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Collards

Updated: Mar 3

Collards are closely related to cabbage and thrive in the Southeast. We feel they’re a highly underrated green and love to eat them in a variety of ways.





Storage



Store collards in an open bag in the fridge for a week, if not longer. Unwashed greens last longer, so only wash them right before you plan to cook. If you want to store greens in the fridge for longer, wrap them in a damp paper towel. Greens also freeze well. Blanch in salted boiling water for several minutes, drain and plunge into ice water. Chill for two minutes; drain. Pack in freezer containers or bags.

Cooking Tips


Though traditionally slow cooked or braised, collards are also wonderful raw, sliced thin in a “collard slaw” or sauteed just like kale. Collards are also a great addition to soups, stews, and whole-grain salads. To prepare collards, pull the leaves off the stems, stack and roll the leaves, and chop into whatever sized pieces you like. If eating collards raw, be sure to slice them very thinly, in a chiffonade.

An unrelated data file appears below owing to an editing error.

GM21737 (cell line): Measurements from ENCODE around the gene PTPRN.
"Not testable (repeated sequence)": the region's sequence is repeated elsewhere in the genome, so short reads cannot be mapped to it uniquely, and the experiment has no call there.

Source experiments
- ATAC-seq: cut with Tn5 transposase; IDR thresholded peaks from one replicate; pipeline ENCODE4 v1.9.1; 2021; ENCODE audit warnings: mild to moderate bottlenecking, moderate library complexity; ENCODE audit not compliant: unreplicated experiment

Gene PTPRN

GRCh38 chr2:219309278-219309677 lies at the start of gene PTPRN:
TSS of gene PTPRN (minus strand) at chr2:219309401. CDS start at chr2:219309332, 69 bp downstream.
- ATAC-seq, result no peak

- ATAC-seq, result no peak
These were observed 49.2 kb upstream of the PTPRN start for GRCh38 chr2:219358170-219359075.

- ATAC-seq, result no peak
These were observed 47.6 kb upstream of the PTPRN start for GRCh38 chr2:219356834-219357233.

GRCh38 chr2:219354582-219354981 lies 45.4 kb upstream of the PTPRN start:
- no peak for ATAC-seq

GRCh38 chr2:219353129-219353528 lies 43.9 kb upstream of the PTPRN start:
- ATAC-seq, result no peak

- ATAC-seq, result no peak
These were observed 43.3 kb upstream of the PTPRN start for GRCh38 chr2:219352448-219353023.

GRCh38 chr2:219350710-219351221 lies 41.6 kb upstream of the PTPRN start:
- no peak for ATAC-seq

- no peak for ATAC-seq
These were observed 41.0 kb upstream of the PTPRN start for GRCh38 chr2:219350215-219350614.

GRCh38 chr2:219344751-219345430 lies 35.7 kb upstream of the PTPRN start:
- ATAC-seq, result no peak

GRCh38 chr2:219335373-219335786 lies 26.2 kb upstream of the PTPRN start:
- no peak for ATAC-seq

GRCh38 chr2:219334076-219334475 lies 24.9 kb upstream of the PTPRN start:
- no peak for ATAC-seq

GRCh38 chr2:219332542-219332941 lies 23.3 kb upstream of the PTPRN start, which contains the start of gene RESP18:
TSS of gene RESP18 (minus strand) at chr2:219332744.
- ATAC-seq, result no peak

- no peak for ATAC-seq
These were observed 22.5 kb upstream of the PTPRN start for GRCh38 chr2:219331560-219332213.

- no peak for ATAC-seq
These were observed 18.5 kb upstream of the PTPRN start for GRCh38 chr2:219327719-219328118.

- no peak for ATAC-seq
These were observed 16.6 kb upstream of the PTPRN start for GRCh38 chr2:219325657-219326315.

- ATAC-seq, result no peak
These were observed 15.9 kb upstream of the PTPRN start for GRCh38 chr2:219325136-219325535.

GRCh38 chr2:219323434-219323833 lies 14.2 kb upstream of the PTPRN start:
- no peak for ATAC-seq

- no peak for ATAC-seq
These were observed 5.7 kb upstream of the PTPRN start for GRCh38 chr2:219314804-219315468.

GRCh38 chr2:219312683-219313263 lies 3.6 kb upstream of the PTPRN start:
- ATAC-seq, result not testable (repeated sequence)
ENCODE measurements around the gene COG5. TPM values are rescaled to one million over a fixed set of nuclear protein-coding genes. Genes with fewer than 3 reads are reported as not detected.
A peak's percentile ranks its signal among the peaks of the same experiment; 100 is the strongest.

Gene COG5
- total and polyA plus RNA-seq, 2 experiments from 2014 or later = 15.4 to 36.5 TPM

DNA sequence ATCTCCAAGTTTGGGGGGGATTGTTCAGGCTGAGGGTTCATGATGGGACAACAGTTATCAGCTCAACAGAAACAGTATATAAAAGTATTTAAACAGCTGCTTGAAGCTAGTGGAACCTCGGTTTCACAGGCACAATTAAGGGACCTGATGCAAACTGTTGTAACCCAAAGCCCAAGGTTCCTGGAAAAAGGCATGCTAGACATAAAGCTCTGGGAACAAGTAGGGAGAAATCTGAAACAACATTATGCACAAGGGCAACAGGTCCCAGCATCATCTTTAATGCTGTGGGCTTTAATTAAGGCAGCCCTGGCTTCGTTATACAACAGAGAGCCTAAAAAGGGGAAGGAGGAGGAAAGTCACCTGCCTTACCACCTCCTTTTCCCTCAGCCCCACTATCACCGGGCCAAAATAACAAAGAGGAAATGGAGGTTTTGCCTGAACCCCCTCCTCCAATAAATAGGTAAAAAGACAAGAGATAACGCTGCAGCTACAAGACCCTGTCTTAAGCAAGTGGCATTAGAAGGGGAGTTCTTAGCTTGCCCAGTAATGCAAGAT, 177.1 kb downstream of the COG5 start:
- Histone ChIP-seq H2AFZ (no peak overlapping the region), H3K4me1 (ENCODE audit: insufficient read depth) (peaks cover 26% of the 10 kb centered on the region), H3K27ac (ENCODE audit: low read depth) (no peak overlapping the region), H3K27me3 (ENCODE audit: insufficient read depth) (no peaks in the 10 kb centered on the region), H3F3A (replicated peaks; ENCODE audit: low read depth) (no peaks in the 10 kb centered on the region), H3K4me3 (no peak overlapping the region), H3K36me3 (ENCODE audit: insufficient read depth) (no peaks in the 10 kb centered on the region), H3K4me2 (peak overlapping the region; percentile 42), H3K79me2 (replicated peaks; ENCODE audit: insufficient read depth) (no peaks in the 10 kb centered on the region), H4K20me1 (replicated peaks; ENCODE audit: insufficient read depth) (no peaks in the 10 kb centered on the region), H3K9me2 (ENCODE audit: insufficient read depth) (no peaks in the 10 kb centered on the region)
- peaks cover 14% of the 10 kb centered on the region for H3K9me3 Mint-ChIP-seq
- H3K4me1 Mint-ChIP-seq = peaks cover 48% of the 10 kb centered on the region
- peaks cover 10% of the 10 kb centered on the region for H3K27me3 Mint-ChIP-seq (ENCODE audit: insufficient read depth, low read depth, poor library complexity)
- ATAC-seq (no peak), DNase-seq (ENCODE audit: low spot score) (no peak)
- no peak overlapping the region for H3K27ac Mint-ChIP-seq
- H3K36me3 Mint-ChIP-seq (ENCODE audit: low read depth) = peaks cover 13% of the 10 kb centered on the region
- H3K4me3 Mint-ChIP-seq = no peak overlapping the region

Recipes


Collard Slaw Garlicky Greens Collard Green Salad with Freekeh Collards Braised in Coconut Milk Shredded Collard Green Salad with Roasted Sweet Potatoes Garlicky Skillet Greens with Ham Vegan Braised Collards with Mushrooms Beans & Greens Soup West African-style “Creamed” Collards with Peanut Butter & Chile Wilted Greens in Tomato-Bacon Broth Simple Sauteed Collards with Sweet Onion & Paprika Traditional NC Collard Green Sandwich